The next HHS deadline regarding reportable breaches of unsecured PHI is March 1, 2014. Read on to learn about the specifics of this deadline, what it means to your organization and action steps you can take today.
The Breach Notification Rule requires covered entities to provide the Secretary of HHS with notice of breaches of unsecured protected health information (PHI). § 45 CFR 164.408
The number of individuals affected by the breach determines when the notification must be submitted to the Secretary.
For breaches of unsecured PHI that affect fewer than 500 individuals, a covered entity must provide the Secretary with notice no later than 60 days after the end of the calendar year in which the breaches were discovered.
IT’S IMPORTANT TO NOTE that the Omnibus Final Rule clarified that notification to the Secretary (for breaches affecting fewer than 500) is to occur within 60 days of the end of the calendar year in which breaches were discovered versus occurred.
Notice of Breaches Affecting Fewer than 500 Individuals Discovered in 2013
Annual notice must be submitted electronically. All information required on the breach notification form must be provided. For every breach that was discovered during calendar year 2013, a separate form must be completed and submitted no later than March 1, 2014.
As the HHS website instructs: if at the time of submission of the form, it is unclear how many individuals are affected by a breach, please provide an estimate of the number of individuals affected. As this information becomes available, an additional breach report may be submitted as an addendum to the initial report.
Submit Notice to the Secretary of a breach impacting fewer than 500 individuals.
Ask Questions regarding the completion and submission of this form.
The Required 4-Factor Risk Assessment: What You Need to Do for Proper Breach Determination under HIPAA Omnibus Rule
Before the start of enforcement of the HIPAA Omnibus Rule on September 23, 2013, HIPAA covered entities reported breaches based on a more subjective "risk of harm standard," which had entities weigh whether an incident was likely to cause financial, reputational or other harm to an individual.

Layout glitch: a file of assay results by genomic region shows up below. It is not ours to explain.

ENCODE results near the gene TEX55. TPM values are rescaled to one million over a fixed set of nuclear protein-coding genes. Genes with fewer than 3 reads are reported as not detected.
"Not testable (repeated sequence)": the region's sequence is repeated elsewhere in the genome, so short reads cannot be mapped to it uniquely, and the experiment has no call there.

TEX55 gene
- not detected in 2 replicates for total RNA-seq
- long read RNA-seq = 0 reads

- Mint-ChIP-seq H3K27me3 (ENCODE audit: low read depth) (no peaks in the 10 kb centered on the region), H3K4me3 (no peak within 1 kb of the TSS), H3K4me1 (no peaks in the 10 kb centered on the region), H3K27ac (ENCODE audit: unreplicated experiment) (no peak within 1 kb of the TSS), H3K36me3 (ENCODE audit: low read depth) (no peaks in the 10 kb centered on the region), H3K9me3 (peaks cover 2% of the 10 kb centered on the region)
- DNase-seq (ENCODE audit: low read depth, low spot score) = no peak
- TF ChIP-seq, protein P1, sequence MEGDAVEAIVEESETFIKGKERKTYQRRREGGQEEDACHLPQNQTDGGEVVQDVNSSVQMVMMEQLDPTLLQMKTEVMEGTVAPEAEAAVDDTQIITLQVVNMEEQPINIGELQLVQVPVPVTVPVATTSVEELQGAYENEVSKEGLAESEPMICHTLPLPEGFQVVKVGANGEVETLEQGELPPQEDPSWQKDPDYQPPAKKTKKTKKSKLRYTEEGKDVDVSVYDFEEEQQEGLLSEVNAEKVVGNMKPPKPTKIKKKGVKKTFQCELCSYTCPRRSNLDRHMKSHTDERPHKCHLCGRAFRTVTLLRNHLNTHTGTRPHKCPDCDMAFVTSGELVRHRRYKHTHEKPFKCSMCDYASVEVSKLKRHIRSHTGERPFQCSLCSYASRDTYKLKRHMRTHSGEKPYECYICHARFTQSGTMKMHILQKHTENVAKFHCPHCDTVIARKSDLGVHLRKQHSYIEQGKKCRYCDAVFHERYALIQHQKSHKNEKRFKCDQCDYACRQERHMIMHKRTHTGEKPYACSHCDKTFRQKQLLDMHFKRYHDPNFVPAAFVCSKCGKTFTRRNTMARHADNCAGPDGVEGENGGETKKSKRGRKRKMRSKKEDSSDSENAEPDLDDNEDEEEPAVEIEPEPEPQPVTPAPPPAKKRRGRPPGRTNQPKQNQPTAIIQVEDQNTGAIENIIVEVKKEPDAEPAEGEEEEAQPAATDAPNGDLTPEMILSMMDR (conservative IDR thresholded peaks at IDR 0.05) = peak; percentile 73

Under the updated Breach Notification Rule included in HIPAA Omnibus, organizations now must consider 4 factors in assessing breach incidents.
Unless an exception applies, an impermissible use or disclosure of PHI is presumed to be a "breach," unless the HIPAA-covered entity can demonstrate that there is a “low probability” that the PHI has been compromised based on a risk assessment evaluating these 4 factors:
- The nature and extent of the PHI involved, including the types of identifiers and the likelihood of re-identification;
- The unauthorized person who used the PHI or to whom the disclosure was made;
- Whether the PHI was actually acquired or viewed; and
- The extent to which the risk to the PHI has been mitigated
If evaluation of these four factors fails to demonstrate low probability that the PHI has been compromised, breach notification is required.
THERE IS SAFE HARBOR: No breach notification is required for PHI that is encrypted in accordance with the “Guidance Specifying the Technologies and Methodologies that Render Protected Health Information Unusable, Unreadable, or Indecipherable to Unauthorized Individuals” (74 Federal Register, Pages 42740, 42742).
Stericycle Provides the Essentials for HIPAA Omnibus Final Rule Compliance
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Besides on-site consultation for HIPAA risk analysis and annual staff training, we deliver extensive online resources that are continually updated as regulations change.
Our HIPAA policy library has all the essential templates and resources you need to maintain HIPAA recordkeeping and properly conduct the required risk assessments for breach reporting.